A traditional hip replacement surgery is where the top portion of the patient’s thigh bone is removed and fitted with an artificial ball, generating an 8 to 10-inch incision. This surgery is considered a “major” surgery because general anesthesia is used, meaning it comes with all the same potential complications.
Normally, the hospital stay is between 4 and 6 days, depending on the patient’s tolerance of the anesthesia and the post-surgical pain. During this time, the patient may be required to sleep with a wedge-shaped pillow between their legs to prevent the new joint from becoming dislocated.
If all goes as planned, gentle physical therapy begins the day after surgery and will continue, increasing in difficulty and intensity, for six months to a year after surgery.
During the length of the post-surgery recovery, patients are cautioned not to:
- Cross the affected leg past the mid-line of the torso.
- Turn the affected leg inward toward the torso.
- Bend from the hip.
- Bend forward from the waist.
If the patient does not follow these or other medical recommendations made by their doctor, it can cause the new joint to become dislocated, which will require an additional surgery to correct.
Other instructions may include:
- Minimal use of stairs.
- Choosing a straight-backed chair and avoiding recliners at all times.
- Eliminating potential slip-and-fall hazards from the environment, like throw rugs, clutter on the floor, etc…
- Use of an elevated toilet seat.
- Taking extreme caution around boisterous pets and children.
It is a common misperception that getting an artificial joint implanted is the equivalent of having a “bionic” hip. Unlike the fictional heroes, recipients of hip replacements do not gain extraordinary, “super” powers, nor is the artificial joint “robotic”.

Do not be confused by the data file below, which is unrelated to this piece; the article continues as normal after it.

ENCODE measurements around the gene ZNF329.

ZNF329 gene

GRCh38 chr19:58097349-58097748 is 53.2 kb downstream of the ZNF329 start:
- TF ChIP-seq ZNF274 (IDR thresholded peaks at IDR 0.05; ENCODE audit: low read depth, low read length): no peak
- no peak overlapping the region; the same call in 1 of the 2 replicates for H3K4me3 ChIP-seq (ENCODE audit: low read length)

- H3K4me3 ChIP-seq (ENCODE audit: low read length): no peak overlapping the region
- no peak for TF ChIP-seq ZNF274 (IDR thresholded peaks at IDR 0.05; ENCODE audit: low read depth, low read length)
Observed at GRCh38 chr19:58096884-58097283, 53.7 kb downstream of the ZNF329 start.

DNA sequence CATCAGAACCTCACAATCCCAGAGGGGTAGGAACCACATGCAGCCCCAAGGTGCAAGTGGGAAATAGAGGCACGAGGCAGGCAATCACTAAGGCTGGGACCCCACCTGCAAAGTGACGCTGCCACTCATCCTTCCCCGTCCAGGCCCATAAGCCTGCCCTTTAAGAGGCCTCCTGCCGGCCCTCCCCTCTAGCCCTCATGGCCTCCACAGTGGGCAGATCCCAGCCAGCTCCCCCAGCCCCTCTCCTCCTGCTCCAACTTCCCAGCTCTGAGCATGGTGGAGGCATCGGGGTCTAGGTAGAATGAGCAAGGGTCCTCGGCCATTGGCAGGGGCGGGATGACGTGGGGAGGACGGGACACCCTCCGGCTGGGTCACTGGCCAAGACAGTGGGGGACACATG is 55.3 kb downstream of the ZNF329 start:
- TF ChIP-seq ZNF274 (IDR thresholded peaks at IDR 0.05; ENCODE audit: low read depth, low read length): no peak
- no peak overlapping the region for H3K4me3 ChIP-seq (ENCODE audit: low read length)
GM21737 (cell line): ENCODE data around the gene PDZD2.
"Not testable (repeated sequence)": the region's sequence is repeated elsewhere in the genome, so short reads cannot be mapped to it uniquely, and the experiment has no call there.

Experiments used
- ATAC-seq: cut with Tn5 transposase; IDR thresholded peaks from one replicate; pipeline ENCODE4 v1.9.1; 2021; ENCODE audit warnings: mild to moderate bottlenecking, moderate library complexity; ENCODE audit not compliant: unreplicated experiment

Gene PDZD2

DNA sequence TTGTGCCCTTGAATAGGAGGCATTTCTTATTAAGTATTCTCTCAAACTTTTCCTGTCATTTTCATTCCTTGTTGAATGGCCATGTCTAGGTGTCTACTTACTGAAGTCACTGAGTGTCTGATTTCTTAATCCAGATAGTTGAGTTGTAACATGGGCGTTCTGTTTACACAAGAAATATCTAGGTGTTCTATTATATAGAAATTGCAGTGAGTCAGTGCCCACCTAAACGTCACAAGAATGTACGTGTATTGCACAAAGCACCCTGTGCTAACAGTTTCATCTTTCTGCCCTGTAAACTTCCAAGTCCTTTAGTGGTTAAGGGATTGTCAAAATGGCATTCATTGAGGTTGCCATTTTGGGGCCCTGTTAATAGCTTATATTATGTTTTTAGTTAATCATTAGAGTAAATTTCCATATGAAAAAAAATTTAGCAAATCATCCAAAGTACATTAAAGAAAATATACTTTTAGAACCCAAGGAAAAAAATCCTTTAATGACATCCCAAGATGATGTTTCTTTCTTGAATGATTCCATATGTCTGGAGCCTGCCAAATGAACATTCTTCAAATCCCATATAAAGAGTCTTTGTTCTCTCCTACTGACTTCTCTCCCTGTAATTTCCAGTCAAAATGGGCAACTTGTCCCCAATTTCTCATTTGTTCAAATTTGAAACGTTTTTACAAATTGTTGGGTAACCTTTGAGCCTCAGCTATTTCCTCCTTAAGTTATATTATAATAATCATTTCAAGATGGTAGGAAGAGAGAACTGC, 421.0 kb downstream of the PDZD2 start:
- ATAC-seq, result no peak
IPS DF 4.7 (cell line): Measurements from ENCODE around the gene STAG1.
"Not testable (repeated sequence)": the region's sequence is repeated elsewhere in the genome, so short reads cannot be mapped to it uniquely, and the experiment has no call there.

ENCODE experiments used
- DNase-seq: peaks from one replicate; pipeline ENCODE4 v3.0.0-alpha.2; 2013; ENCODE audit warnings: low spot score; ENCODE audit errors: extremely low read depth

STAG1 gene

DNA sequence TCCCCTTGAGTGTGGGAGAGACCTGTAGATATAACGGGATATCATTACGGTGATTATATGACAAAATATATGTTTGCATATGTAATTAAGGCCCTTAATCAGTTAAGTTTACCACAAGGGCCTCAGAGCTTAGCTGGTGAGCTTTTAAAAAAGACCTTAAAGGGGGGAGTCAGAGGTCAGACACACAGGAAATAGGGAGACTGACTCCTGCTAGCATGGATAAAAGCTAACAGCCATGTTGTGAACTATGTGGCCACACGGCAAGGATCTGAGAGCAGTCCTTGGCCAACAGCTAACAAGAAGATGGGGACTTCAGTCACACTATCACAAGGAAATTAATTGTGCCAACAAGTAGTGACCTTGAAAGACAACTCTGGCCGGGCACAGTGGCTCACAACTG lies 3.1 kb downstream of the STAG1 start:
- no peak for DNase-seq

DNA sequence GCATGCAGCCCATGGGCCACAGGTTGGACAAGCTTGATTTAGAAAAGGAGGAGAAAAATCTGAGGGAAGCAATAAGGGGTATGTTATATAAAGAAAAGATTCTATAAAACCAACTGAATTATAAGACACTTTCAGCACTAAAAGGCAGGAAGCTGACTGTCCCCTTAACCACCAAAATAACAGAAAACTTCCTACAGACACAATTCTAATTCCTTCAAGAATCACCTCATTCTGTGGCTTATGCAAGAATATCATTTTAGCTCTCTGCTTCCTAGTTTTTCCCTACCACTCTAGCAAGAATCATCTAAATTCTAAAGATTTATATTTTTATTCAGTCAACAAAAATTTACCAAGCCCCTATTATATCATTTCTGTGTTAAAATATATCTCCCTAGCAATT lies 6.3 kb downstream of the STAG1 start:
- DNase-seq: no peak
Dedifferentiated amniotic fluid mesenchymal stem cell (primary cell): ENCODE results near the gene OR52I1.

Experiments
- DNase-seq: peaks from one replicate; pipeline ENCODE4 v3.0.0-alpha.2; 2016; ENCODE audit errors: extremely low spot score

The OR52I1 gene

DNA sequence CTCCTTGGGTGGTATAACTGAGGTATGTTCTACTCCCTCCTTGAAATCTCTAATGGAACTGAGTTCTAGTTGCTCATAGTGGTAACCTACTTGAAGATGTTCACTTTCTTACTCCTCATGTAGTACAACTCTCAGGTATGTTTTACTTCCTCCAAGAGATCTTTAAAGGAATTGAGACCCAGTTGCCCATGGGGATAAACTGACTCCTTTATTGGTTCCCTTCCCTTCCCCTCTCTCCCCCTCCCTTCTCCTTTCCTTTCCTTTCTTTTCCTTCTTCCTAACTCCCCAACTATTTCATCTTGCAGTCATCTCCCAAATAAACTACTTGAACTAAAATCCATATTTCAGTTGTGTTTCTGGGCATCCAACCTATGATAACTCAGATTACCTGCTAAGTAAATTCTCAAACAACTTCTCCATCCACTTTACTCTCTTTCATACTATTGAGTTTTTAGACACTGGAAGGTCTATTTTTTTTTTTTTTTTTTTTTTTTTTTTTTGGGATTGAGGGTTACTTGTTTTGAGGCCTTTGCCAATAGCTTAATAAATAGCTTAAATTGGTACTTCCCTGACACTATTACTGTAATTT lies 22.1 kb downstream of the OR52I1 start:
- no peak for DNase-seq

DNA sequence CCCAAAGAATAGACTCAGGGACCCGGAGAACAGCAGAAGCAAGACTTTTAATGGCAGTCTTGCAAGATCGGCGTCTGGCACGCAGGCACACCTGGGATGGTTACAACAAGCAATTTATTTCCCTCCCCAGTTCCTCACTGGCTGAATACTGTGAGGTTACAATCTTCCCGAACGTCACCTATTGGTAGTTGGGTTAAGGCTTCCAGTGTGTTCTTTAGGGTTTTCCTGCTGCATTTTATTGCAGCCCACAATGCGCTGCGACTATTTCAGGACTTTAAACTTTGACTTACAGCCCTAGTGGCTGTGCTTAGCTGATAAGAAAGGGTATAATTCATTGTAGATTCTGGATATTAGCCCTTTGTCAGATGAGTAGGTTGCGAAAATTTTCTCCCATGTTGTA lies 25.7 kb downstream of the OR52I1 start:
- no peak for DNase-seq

Extreme sports and any other type of high-impact activity is strongly discouraged. Artificial hip implants are designed for normal day-to-day living only.
With the right care after surgery, and by following the doctor’s recommendations, an artificial hip joint should give 15 to 25 years of reliable service. (Most statistics point toward the higher end of that figure.)
What to look out for:
There are some types of hips currently on the market that are being researched by the FDA to find out if they are unsafe for patience. These are metal-on-metal hip implants and some are being found to fail at a much earlier rate and/or release metal ions into the patients body (called metalosis.)
If you have already had a hip implant and it’s a metal-on-metal hip implant it’s a good idea to speak with your doctor immediately to find out if you could be suffering from metalosis. There are currently many metal hip lawsuits throughout the country. If you have suffered the premature failure of a metal hip implant, it could be in your interests to seek legal counsel to protect your rights.Tweet